A few facts illustrate how completely U.S. policy has failed the people of Sudan.

In 2009, Sudan’s President Bashir expelled 13 international humanitarian aid agencies (approximately 60 percent of the capacity) from Darfur without criticism by the U.S. or the international community.  To this day, that humanitarian aid capacity has not been restored.

In 2011, the NCP renewed its ethnic cleansing campaigns in the Nuba Mountains of South Kordofan and Blue Nile areas, with ground attacks, frequent bombings, and killings, resulting in near starvation conditions for hundreds of thousands, and one million people displaced internally or across the border.

Security in Darfur has deteriorated significantly, in villages and in IDP camps, and aid workers have been attacked and killed.

In 2013 alone, 460,000 Darfuris were displaced, and in the first three months of 2014, over 215,000 were newly displaced (each, according to U.N. estimates).

In 2014, the government of Sudan expelled the ICRC and ACTED from Darfur.

Now, in 2014, Sudanese government-supported Rapid Support Forces are on the rampage in Darfur, a reprise of the notorious and deadly Janjaweed militias. Dozens of Darfuri villages were destroyed, and tens of thousands of newly displaced civilians have been prevented from entering Internally Displaced Persons (IDP) camps.

“Genocide by attrition” (starvation, thirst, disease and lack of humanitarian aid) continues in the IDP camps in Darfur, in the Nuba Mountains, and in Blue Nile. Delivery of humanitarian aid is restricted or altogether blocked by the government of Sudan.

Civil liberties—freedom of the press, freedom of religion, freedom of assembly, freedom of speech, and the rights of women – continue to be denied by the Sudan government and its security forces across Sudan.

Sudan provides safe haven for Mali jihadists and facilitates shipment of weapons from Iran to Hamas and Hezbollah.

Your administration has frequently expressed grave concerns regarding actions by the government of Sudan, but has pursued a policy of engagement, employing conciliatory diplomacy rather than confronting the regime in Sudan with consequences for genocide and crimes against humanity.  Despite the attention of multiple Special Envoys, the U.S. policy has failed.  Over the years, Sudan’s President Bashir and the ruling National Congress Party (NCP) have learned that there are few or no real consequences for their actions, there are no consequences for breaking commitments, and there is no action beyond condemnation in response to continuing and expanding mass atrocities and genocide.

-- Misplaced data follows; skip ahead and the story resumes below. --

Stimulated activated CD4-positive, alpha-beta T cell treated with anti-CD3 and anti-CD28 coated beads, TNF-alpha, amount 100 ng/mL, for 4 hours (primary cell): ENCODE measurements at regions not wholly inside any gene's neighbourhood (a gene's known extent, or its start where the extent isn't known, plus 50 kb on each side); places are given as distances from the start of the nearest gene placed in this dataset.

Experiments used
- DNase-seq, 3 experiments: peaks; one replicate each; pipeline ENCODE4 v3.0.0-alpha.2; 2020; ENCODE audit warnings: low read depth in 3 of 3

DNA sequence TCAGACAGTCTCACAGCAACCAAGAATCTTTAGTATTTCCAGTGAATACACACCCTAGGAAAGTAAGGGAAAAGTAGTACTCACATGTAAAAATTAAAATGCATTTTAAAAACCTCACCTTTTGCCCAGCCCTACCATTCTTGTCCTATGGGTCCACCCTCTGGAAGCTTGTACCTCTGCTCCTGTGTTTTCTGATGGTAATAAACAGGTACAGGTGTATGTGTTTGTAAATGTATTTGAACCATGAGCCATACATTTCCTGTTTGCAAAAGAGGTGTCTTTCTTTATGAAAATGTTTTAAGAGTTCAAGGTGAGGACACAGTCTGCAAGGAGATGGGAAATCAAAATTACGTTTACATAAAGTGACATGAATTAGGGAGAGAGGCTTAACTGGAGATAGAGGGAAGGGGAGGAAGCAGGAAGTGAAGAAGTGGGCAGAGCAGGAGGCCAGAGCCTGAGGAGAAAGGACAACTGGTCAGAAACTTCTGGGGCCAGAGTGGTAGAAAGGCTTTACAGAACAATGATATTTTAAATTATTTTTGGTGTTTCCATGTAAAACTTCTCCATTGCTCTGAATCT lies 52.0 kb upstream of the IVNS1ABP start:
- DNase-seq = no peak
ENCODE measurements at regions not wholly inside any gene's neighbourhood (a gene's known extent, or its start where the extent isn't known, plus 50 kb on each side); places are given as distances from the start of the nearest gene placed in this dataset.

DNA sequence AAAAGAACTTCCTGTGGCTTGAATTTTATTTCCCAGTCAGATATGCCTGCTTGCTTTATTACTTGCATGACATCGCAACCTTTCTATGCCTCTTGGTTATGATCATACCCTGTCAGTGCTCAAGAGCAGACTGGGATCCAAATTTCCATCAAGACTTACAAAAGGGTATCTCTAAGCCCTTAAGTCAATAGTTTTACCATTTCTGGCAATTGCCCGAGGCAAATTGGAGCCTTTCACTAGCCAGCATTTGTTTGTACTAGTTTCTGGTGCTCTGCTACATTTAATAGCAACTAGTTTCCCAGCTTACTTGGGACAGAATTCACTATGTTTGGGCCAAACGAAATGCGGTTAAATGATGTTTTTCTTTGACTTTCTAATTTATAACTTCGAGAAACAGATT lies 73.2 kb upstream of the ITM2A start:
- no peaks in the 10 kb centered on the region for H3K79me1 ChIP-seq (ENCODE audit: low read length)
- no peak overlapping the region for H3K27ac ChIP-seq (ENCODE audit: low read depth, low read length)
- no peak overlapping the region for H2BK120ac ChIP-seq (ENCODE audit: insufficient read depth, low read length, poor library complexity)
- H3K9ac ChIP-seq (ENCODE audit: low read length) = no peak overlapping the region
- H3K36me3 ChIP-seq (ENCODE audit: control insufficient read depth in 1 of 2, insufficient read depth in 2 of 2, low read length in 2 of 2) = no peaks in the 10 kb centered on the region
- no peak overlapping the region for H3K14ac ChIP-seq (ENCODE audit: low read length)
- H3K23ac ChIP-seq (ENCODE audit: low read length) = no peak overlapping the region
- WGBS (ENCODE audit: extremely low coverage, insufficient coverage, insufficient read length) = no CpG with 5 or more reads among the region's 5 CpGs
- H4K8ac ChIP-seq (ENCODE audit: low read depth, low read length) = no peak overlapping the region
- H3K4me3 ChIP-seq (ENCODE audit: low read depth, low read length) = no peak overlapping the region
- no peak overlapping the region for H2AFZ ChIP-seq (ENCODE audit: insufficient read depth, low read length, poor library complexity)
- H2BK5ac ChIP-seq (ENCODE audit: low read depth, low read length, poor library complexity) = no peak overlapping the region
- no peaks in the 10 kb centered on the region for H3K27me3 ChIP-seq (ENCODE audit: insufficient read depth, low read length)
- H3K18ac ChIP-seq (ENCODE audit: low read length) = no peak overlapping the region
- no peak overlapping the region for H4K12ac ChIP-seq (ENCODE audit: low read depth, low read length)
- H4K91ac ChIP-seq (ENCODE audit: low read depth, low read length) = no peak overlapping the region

We respectfully request that you adopt a new Sudan policy that would begin to achieve the objectives set in 2009 and would support with actions the words you have spoken so eloquently over the years.

Specifically, the U.S. should:

1.  Deliver sufficient humanitarian aid to starving and ill Sudanese civilians in the Nuba Mountains/South Kordofan, Blue Nile, Darfur and Abyei with or without agreement from the government of Sudan or the U.N. Security Council, with multilateral partners or unilaterally, and with the means necessary to deliver it to the people in need and with the urgency required to save starving and ill people.

2.  Build the capacity of Sudanese groups on the ground to become partners in humanitarian relief, including working with groups aligned with the Sudan Revolutionary Front (SRF).

3.  Not only enforce all current U.S. sanctions, but also oppose debt relief and cash transfers to the government of Sudan, discourage investments in Sudan and trade missions to Khartoum, and work to increase economic pressure on Sudan both unilaterally and multi-laterally, thereby strengthening the effects of U.S. sanctions.

4.  Support an end to the NCP’s control of the government of Sudan and support the movement within Sudan for democratic transformation. This support need not require the deployment of U.S. forces, and involves less risk than that taken when the U.S. supported regime change in Libya and less risk than the current U.S. support for regime change in Syria.